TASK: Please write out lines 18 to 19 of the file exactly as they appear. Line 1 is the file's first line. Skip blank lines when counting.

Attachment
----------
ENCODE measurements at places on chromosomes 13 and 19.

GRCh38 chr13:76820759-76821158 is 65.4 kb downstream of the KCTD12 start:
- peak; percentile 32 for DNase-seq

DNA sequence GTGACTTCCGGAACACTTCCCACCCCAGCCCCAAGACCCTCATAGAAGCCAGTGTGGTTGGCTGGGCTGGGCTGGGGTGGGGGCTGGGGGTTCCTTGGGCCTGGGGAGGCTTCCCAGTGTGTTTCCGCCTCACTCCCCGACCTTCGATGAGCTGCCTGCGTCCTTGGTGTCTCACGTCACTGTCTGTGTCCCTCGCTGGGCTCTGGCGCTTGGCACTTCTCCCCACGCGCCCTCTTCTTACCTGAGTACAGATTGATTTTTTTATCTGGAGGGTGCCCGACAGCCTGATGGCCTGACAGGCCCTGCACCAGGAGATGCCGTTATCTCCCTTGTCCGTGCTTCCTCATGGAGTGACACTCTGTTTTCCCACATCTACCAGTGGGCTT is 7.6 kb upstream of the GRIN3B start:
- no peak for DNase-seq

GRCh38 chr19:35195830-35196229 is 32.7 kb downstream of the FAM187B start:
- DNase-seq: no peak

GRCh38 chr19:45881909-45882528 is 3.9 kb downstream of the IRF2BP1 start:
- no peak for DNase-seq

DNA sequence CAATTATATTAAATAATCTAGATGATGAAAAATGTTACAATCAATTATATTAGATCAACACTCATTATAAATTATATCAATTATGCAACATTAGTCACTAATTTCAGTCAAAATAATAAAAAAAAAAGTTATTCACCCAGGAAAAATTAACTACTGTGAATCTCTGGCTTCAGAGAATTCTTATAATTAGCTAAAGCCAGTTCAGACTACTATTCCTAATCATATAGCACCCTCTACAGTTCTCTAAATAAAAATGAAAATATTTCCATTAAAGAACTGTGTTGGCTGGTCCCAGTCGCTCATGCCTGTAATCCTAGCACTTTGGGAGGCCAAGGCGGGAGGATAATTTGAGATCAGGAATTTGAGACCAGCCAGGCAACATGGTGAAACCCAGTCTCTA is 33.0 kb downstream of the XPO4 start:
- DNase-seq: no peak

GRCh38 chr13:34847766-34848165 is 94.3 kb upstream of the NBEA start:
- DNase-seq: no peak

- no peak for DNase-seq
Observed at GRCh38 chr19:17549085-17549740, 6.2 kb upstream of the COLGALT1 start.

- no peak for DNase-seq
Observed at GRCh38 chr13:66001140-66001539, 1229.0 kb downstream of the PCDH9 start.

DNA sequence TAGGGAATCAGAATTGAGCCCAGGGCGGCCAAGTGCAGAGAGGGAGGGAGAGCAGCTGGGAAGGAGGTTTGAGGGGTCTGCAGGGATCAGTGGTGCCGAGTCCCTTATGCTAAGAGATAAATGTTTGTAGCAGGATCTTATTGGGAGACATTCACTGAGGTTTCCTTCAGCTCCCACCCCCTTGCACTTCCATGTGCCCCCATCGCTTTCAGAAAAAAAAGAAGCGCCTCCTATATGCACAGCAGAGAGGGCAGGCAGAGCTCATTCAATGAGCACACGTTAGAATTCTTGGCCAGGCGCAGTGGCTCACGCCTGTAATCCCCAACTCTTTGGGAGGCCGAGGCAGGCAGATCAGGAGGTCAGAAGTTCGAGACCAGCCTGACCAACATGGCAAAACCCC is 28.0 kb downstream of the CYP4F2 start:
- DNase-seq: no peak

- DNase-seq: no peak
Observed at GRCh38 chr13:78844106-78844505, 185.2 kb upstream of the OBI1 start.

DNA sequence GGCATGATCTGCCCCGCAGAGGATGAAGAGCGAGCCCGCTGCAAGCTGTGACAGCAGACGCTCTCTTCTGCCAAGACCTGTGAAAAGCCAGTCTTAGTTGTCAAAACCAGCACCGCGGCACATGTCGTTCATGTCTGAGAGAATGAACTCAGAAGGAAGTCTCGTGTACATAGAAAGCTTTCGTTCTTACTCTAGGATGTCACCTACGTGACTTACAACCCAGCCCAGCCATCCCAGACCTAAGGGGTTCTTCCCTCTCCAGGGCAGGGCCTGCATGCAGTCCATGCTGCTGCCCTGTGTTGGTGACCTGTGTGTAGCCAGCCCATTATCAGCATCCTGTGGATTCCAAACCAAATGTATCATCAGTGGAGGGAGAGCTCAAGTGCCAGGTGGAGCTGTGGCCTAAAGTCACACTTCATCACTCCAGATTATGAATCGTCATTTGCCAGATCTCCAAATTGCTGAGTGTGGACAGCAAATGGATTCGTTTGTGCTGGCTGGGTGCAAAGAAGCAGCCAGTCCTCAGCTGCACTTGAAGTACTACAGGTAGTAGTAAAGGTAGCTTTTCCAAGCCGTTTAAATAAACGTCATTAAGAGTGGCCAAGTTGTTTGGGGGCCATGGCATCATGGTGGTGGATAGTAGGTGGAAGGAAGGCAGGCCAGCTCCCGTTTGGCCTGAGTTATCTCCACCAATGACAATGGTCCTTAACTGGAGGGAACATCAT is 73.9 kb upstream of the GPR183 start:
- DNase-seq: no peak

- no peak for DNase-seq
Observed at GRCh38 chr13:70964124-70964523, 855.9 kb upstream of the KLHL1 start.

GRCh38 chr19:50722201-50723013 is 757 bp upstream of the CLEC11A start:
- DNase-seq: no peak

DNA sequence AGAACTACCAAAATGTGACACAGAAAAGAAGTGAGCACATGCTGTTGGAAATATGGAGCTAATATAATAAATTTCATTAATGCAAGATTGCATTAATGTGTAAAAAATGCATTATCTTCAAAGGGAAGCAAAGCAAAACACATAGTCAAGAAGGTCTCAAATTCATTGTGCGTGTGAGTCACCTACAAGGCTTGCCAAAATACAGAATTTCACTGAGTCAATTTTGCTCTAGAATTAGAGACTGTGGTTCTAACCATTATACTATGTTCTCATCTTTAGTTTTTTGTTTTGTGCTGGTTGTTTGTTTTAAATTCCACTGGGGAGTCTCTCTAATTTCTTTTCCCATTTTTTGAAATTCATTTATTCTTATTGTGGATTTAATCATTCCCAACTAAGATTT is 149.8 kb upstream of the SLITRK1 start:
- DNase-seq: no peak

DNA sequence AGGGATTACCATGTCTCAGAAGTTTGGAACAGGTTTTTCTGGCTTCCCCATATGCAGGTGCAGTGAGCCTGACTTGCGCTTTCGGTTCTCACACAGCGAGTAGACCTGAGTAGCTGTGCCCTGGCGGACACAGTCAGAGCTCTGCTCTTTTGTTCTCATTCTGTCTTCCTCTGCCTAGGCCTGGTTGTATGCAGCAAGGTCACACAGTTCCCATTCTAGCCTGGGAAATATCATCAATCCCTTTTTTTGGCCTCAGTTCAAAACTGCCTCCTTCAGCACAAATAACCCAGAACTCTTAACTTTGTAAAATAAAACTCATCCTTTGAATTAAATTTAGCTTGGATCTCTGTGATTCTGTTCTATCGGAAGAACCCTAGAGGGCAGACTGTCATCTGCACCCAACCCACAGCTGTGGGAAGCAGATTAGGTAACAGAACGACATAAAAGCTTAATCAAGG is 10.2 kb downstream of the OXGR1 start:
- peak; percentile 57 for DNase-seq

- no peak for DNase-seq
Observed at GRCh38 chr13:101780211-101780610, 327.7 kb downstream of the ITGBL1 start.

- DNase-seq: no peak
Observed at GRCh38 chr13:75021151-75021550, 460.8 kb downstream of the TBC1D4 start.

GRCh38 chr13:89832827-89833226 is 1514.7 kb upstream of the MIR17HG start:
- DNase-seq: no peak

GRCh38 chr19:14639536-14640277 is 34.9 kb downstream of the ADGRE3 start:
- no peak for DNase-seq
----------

DNA sequence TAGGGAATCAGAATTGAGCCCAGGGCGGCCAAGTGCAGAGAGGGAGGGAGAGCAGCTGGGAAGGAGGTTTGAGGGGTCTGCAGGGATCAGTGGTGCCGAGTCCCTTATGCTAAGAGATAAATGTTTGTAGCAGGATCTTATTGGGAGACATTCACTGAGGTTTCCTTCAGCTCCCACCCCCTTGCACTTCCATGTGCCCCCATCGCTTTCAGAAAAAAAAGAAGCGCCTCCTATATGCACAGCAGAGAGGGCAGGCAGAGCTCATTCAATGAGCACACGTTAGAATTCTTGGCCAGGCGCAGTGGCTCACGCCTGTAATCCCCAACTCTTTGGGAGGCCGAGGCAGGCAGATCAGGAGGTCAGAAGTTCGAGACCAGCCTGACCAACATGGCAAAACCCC is 28.0 kb downstream of the CYP4F2 start:
- DNase-seq: no peak